Nahum M. Sarna]
In the Aggadah
Jephthah, in common with Gideon and Samson, was one of the least worthy judges of Israel. From the mention of his name together with that of Samuel in one verse (I Sam. 12:11) the rabbis deduce that "Jephthah in his generation is like Samuel in his generation, to teach that even an unworthy person, when appointed to a position of importance has to be regarded as one of the greatest" (RH 25b). He is condemned as one of the three (Ta'an. 4a) or four (Gen. R. 603) to take imprudent vows, but he was the only one who regretted his imprudence. His sinful act of immolating his daughter was due both to his ignorance and his false pride. He was unaware that he could have paid ransom to the Temple treasury in lieu of his vow, and that the high priest Phinehas could have absolved him from it. However, each refused to lower his dignity by visiting the other. Jephthah's punishment for this action was that his body was dismembered limb by limb (Gen. R. 60:3).
In the Arts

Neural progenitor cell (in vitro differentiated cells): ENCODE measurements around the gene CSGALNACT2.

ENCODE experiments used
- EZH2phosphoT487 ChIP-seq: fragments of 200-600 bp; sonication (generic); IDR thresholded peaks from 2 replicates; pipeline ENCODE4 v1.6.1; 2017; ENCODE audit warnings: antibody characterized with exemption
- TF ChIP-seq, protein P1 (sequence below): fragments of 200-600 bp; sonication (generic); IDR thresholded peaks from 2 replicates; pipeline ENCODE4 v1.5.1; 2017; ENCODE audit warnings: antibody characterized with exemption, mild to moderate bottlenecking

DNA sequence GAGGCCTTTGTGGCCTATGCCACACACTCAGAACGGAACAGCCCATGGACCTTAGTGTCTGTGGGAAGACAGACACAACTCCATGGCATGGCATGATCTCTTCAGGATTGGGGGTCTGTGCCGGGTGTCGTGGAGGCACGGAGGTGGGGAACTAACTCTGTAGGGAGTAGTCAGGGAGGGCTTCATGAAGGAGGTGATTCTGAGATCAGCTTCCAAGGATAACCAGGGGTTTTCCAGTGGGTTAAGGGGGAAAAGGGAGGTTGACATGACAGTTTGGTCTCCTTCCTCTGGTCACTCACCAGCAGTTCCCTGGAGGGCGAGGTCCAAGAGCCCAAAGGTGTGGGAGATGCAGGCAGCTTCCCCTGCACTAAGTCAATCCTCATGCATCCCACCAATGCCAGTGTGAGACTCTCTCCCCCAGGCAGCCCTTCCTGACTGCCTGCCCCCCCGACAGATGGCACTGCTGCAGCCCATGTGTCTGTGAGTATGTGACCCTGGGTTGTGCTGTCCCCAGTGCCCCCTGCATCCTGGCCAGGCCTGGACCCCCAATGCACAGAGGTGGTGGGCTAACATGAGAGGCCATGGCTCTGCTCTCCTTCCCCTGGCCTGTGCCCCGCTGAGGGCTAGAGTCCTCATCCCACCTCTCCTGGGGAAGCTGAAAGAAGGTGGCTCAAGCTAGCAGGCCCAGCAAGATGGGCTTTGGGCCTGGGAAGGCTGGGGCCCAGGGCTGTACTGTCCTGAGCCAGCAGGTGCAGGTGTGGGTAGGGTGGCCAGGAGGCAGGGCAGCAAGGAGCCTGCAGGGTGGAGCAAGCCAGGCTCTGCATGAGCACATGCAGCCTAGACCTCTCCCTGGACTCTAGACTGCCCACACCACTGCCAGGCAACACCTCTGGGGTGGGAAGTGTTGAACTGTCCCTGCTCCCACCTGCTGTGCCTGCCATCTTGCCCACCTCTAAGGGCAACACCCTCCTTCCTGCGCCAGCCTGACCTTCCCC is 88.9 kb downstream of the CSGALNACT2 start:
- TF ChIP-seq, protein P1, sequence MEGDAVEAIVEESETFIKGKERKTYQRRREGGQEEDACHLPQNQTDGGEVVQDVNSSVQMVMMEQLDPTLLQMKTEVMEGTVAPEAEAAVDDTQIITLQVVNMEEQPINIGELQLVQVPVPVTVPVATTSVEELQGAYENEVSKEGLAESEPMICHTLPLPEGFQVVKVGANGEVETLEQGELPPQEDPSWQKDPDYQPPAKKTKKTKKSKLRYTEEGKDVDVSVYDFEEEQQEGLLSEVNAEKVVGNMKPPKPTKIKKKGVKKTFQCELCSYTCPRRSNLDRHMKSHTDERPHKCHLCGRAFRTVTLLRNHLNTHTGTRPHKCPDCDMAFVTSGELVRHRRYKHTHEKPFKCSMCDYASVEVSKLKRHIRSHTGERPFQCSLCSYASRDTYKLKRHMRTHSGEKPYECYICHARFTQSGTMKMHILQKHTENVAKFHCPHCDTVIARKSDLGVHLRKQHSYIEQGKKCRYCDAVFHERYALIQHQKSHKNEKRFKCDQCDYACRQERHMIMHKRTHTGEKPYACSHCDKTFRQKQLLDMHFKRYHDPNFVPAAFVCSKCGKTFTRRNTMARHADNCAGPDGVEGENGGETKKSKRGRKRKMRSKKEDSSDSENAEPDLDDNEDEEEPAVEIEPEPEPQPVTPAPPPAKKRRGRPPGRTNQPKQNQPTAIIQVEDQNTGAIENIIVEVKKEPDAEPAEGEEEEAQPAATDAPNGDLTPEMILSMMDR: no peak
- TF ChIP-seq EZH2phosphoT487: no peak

The moving and pathetic account of Jephthah and his votive sacrifice appealed to Christian writers, artists, and musicians from medieval times onward. Two of the earliest literary works based on the theme, though not written in English, were by British authors: Jephthes si-Ve votum (performed c. 1542), a neo-Latin drama by the Scots Protestant George Buchanan, and Ïεφθάε (1544?; Eng. Jephthah, 1928), a Greek academic play by the English Catholic exile John Christopherson. The latter is a study of retributive justice with contemporary religious and political undertones and echoes of other scriptural episodes, such as the *Akedah and the Crucifixion. At least as old is the English ballad "Jephthah Judge of Israel" quoted by Shakespeare (Hamlet II, ii), which Thomas Percy later included in his Reliques of Ancient English Poetry (1765). Among other works of the 16th century which dealt with the subject were the German Meistersinger, Hans Sachs's Der Jephta und seine Tochter (1555), and Jephté (1567), a French drama based largely on Buchanan's, by Florent Chrétien, a prose parody attacking the Catholic League and other enemies of Henry of Navarre. During the 17th century, the English writers Thomas Dekker and Anthony Munday staged a Jephthah (1602) which has not survived; the Dutch playwright Joost van den Vondel wrote the verse tragedy Jephta (1659); and the subject also appeared in the English Stonyhurst Pageants, and in Cumplir a Dios la Palabra o la Hija de Jefte (included in Diamante's Comedias, Madrid, 1670–74) by the Spanish dramatist Juan Bautista Diamante. The number of literary (largely dramatic) works about Jephthah multiplied during the 19th century, particularly in England, where they clearly appealed to Victorian sentimentality. Those in English included Lord *Byron's poem "Jephthah's Daughter" (in Hebrew Melodies, 1815), and William Alexander's dramatic poem Ella, or the Prince of Gilead's Vow (1847). Among the treatments in other languages were Karl Ludwig Kannegieser's German tragedy Mirza, die Tochter Jephtas (1818) and "La fille de Jephté" (in Poèmes antiques et modernes, 1826) by the French Romantic Alfred de Vigny; Ludwig *Robert's drama Die Tochter Jephthas (1813) was the first German stage production by a Jew; other works by Jewish writers included Moses Samuel Neumann's Hebrew play Bat Yiftaḥ. (Vienna, 1805) and Leibush Lewinsohn's Hebrew novel Neder Yiftaḥ. (1870). Modern treatments by Jewish authors include Yiftakhs Tokhter (1914; Jephthah's Daughter, 1915), a Yiddish play by Sholem *Asch; Ernst *Lissauer's drama Das Weib des Jephta (1928); Saul Saphire's Yiddish novel Yiftakh un Zayn Tokhter (1937); Far a Nayer Velt (1939–40), a Yiddish drama by the U.S. writer David *Ignatoff; and Lion *Feuchtwanger's last novel, Jefta und seine Tochter (1957; Eng. 1958).